Study identifies religious bias against refugees
Give me your Christian, your female, your English-speaking with a good education? While not the words on the Statue of Liberty, these seem to be the kinds of refugees that the American public prefers—according to a new study by researchers at the University of California San Diego, the University of Wisconsin-Madison and New York University Abu Dhabi.
The study shows that religion is the most powerful source of discrimination. When you hold constant national origin, religion matters more than gender, age, fluency in English or professional skill. "On a scale of 1 to 7, among otherwise completely identical refugees from Syria, Muslims are rated a full half point lower," said UC San Diego political scientist and co-author Claire Adida.
In addition to showing that anti-Muslim bias prevails across the board in the U.S., the study also shows that it differs across subgroups: The bias is weakest among those who self-identify as non-Christian, non-white and Democrat, compared to self-identified Republicans, Christians and whites.
Published in the journal PLOS ONE, the study details a survey experiment conducted on the eve of the 2016 presidential election with a nationally representative sample of the U.S. public. American attitudes now, the researchers suspect, are likely to have become only more pronounced and polarized.
The experiment was conducted, through YouGov, with 1,800 U.S. citizen adults. It was focused on refugees from Syria in part because it enabled the researchers to hold constant national origin and assess the influence of other salient characteristics.
To arrive at their findings, the researchers used a statistical technique common in market research called "conjoint analysis." They presented all survey respondents with pairs of refugee profiles that differed by age, religion, English fluency, gender and skill-level. They then asked respondents to rate both refugees on a scale of 1 to 7, from "the U.S. should absolutely not admit" to "the US should definitely admit" that refugee. Each respondent scored three pairs of refugees, for a study total of 5,400 pairs (or 10,800 refugee profiles). The key to identifying discrimination lay in the random assignment of refugee characteristics, allowing the researchers to isolate the effects of a single trait on ratings.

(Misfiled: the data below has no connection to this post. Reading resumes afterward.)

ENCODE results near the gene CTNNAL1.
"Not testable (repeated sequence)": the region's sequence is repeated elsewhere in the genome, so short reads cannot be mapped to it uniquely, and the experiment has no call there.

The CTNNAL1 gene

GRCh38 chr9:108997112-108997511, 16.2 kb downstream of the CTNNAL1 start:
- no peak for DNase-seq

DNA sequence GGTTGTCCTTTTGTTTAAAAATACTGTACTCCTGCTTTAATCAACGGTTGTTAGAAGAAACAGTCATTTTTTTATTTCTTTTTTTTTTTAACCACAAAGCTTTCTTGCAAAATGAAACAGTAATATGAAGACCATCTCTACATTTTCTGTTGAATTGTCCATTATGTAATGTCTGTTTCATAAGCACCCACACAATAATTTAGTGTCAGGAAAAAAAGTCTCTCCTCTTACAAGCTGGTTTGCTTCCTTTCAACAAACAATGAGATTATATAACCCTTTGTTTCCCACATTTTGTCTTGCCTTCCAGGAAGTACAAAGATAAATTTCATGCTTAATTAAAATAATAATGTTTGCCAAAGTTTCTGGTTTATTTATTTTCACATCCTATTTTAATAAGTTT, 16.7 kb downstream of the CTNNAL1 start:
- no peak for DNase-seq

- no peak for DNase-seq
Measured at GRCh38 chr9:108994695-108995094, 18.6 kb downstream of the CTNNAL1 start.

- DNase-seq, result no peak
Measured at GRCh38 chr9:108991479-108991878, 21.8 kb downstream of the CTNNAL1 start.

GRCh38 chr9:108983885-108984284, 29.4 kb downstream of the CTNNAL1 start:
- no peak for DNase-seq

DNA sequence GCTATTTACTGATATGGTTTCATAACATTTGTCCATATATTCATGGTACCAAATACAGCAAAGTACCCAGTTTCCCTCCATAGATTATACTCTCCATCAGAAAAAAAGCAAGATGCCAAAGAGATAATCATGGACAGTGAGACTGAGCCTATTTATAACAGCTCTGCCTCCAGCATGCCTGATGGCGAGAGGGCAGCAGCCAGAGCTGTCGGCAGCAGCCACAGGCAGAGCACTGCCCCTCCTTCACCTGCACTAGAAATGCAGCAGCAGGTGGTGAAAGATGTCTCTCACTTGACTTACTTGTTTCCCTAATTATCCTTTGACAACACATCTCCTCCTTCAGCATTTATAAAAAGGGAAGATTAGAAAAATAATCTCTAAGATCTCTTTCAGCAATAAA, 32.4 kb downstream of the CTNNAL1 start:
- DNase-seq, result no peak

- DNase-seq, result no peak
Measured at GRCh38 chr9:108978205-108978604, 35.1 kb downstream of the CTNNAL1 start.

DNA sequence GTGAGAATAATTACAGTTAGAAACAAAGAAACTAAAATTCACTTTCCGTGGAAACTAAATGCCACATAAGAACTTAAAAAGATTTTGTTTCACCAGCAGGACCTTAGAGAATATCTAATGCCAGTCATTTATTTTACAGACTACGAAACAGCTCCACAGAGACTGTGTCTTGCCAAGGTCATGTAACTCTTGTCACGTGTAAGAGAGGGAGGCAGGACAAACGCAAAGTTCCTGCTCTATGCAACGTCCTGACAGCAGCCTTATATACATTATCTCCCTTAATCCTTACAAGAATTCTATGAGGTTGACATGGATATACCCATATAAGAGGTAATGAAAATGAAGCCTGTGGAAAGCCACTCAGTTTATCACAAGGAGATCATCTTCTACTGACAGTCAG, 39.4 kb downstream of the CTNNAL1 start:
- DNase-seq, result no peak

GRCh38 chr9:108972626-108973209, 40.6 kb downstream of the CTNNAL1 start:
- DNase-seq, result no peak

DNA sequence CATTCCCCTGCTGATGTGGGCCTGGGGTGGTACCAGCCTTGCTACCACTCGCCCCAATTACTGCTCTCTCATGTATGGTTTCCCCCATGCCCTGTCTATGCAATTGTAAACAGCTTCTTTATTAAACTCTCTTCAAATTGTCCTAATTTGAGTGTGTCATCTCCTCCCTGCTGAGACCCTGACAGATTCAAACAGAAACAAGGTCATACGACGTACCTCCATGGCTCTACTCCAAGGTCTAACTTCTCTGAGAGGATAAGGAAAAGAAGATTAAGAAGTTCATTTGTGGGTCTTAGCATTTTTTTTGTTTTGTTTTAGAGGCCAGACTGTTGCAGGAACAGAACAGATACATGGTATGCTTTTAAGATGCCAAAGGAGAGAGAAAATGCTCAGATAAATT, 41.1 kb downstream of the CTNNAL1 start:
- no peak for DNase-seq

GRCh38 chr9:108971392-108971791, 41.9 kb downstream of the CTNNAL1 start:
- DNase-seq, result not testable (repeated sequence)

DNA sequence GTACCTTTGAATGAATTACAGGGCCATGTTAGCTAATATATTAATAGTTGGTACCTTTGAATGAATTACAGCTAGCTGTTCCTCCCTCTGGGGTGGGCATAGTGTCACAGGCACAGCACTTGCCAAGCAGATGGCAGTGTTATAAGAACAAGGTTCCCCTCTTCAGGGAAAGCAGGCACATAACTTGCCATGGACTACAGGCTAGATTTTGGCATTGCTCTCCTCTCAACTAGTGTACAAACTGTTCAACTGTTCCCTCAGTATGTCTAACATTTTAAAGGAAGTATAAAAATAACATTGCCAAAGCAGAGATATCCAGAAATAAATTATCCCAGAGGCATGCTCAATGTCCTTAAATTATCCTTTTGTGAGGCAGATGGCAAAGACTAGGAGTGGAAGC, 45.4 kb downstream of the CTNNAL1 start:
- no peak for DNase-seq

One surprise of the study, Adida said, is that there doesn't seem to be a special penalty for being a Muslim man. "There is a penalty for being Muslim and a penalty for being male but not a separate special penalty for Muslim men," Adida said. "The same 'male penalty' applies to Christian refugees." This finding leads the researchers to conclude that perceived security concerns were probably not the main drivers of the respondents' choices.
Co-authors on the study, besides Adida of UC San Diego, are: Adeline Lo, a doctoral alumna of UC San Diego, who worked on the research while a postdoctoral scholar at Princeton University and is now assistant professor of political science at UW-Madison, and Melina R. Platas, a doctoral alumna of Stanford, now an assistant professor of political science at NYU Abu Dhabi.
In a different earlier paper, published in the Proceedings of the National Academy of Sciences in 2018, the researches show that a perspective-taking exercise—asking Americans to imagine themselves as refugees—promotes inclusionary behavior toward Syrian refugees.
Next steps: Adida, Lo and Platas are now beginning a research project to determine how well the American public understands the differences between categories of migrants (immigrant, refugee and asylum seeker) and what they know about U.S. policy on refugees. In fiscal year 2020, the United States plans to admit its lowest number of refugees since Congress created the nation's refugee resettlement program in 1980.